Approaching Lent from a Jewish perspective, specifically correlated to Yom Kippur, might appear odd and yet with hindsight, it might help to enrich its significance. But what exactly does Yom Kippur propose? On this day it is forbidden to eat, to work, to message the body with oil, to have sexual intercourse, and to wear leather shoes. Odd, or so it seems, but the representative value associated with each prohibition addresses an underlying concern: self-fulfilment (work), personal survival (food), inter-relationships (sexual intercourse), pleasure (oil) and procurement (shoes).
Contributing to human growth, all five are expressive of human potentiality; accordingly, they not only focus on what actually addresses it, but also serve to project personal aspirations. Mere emotionality does not suffice: rather, it’s important to consider one’s decisions and their consequences. Failure to do so eventually frustrates personal self-understanding. On the other hand, analysing our acquired experiences, at times evoking joy, other times pain, we realize that we also need to take a break and to move on in life. Thus a question arises: “What am I doing with my life?”
Though important, gratification, exertion, subsistence, and acquisition do not suffice: the person needs to reconsider its potentiality and its ability to relate to others. In so doing it finds itself immersed in time and space – the human dimension. It’s precisely within this dimension that our potentiality comes into play, but let us not confuse it with mere doings: rather, it concerns our being human.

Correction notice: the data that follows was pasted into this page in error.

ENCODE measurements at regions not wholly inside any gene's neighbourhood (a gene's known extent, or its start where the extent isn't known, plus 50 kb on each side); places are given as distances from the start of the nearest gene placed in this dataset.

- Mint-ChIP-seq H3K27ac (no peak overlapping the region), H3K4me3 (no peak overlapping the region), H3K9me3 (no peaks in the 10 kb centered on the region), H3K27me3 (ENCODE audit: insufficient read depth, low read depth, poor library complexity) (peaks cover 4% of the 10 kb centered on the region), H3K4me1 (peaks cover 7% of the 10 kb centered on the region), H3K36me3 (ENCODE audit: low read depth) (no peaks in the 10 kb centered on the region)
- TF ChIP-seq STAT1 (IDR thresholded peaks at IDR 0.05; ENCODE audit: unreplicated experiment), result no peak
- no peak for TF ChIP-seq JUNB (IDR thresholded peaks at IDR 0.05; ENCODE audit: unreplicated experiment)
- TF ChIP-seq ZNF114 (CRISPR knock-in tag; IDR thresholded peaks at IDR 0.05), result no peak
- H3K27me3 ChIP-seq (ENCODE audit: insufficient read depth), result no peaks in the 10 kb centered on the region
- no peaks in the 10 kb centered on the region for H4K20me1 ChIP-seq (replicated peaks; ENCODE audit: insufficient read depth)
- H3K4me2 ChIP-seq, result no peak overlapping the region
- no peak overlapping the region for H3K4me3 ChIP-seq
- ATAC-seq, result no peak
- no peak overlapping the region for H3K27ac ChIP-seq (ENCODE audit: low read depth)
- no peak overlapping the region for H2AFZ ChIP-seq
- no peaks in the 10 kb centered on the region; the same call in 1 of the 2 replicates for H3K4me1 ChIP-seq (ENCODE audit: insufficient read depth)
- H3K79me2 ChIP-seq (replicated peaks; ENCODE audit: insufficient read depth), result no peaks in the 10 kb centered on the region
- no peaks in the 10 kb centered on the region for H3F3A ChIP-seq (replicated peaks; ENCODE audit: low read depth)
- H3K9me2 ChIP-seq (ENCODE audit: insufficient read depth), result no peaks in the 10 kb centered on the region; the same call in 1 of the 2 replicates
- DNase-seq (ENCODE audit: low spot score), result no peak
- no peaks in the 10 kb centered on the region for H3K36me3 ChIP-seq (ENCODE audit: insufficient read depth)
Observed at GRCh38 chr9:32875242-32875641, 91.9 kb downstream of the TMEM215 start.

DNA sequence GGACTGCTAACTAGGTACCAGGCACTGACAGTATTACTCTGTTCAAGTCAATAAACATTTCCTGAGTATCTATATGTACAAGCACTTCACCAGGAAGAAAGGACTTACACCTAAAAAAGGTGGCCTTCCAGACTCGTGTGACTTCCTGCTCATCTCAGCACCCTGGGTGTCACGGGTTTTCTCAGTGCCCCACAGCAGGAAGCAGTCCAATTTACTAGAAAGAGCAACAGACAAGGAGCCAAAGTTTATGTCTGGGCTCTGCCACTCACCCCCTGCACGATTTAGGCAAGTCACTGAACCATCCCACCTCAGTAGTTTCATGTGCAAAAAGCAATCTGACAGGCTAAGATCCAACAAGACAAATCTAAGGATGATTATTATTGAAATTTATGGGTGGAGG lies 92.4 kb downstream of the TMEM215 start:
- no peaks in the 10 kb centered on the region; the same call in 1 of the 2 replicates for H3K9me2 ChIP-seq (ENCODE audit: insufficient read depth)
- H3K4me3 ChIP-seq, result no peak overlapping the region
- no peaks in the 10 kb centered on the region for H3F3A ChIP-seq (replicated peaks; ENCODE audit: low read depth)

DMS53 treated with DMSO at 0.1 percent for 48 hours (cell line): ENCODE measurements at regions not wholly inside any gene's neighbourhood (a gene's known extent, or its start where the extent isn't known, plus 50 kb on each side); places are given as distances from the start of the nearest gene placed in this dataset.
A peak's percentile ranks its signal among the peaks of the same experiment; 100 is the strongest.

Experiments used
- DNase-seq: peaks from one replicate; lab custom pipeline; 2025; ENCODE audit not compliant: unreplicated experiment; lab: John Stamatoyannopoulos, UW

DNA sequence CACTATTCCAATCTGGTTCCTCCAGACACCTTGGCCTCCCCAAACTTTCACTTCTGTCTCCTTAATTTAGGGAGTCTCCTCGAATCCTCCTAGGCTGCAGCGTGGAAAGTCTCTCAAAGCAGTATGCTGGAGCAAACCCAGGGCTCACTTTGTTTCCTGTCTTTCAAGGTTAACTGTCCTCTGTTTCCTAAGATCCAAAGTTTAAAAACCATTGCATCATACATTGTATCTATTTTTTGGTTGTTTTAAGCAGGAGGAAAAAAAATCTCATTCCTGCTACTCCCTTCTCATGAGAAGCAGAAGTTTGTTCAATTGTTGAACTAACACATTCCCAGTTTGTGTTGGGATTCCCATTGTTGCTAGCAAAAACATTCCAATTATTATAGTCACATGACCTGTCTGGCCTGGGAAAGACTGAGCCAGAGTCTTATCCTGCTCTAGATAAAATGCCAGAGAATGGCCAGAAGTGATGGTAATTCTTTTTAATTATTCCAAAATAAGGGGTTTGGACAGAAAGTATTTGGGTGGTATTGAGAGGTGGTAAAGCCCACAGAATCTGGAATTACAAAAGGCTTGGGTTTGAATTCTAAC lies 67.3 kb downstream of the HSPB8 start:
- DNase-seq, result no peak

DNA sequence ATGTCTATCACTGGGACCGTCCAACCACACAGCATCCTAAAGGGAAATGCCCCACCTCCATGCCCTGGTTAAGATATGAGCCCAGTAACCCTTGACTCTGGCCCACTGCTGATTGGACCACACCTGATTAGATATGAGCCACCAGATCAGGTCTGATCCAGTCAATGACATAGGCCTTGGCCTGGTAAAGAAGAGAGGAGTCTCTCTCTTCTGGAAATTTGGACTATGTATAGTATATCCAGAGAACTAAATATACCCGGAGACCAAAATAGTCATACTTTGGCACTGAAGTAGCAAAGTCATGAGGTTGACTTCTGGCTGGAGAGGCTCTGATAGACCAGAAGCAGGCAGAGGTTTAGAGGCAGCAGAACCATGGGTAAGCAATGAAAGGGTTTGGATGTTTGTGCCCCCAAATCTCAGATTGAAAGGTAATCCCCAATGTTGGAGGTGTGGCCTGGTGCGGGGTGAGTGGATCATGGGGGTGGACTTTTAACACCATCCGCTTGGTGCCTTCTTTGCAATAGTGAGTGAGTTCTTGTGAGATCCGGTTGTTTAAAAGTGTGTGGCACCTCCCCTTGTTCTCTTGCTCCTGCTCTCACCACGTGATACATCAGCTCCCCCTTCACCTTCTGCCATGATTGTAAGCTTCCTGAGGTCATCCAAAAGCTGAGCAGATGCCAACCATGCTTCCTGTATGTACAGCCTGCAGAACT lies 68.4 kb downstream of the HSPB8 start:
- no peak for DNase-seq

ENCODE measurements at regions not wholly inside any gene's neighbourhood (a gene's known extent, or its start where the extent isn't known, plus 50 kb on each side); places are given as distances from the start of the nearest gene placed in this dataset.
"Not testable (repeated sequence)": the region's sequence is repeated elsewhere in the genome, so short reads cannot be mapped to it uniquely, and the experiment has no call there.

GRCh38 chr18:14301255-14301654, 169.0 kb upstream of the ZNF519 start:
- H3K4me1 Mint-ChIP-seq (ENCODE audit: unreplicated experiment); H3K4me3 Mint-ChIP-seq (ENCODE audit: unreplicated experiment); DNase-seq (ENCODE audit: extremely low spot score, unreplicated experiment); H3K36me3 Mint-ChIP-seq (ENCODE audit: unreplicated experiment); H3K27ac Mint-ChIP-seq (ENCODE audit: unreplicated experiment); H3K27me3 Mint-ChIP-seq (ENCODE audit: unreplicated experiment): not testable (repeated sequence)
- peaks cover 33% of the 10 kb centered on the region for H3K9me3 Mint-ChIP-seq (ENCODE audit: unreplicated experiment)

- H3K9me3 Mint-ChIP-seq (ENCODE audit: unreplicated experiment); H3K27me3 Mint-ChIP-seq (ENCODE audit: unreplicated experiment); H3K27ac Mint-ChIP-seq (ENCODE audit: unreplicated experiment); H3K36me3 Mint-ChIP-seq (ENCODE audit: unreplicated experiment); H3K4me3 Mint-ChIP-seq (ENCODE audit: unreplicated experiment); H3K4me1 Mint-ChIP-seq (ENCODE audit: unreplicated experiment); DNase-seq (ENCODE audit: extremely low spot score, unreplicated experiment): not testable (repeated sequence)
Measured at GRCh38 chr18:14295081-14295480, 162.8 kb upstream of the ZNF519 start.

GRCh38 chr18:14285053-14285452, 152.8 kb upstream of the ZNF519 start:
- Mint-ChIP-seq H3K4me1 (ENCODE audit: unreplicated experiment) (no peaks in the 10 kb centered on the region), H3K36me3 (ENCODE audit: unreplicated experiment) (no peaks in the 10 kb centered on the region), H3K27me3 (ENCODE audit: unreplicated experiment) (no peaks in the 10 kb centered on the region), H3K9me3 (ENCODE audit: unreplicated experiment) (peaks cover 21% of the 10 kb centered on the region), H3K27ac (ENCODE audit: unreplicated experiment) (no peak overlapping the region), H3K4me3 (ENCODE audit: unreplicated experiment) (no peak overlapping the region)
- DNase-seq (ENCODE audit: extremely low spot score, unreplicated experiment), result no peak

Accordingly, Yom Kippur’ proposes an awareness regarding being, simultaneously addressing the person to greater insights with regards its doings. This is a maturing experience, because it empowers the person to reconsider itself positively, while not ignoring unresolved issues. Within a Jewish milieu this is particularly significant, because work and prayer are correlated: man’s search for meaning and its willingness to ‘listen’ (Shema’ – Dt 6,4-9) to G-d are interconnected. Man’s search and G-d’s calling are immersed in the daily routines of doing and dealing with others, precisely because it’s within this setting that both the human and the divine potentiality are encountered. On Yom Kippur everything is halted: listening to oneself is a prelude to listening to the Wholly Other.
Admitting one’s failures and pronouncing them is also envisaged on Yom Kippur: the necessity to articulate these failures, asking for forgiveness when necessary, is a growth experience, empowering the person to encounter divine graciousness and to outreach one’s heart to others.
Liturgically speaking there are special moments like Lent or Advent: intended as growth experiences, they empower the person to readdress its ways. Hence what is proposed on Yom Kippur can become one way to encountering Lent’s significance on a deeper level, because it allows us to comprehend the essentials, and whether or not these are actually addressed by G-d’s gracious presence and one’s intention to take one’s potentiality seriously within a faith orientated framework addressed by Abraham’s own journey.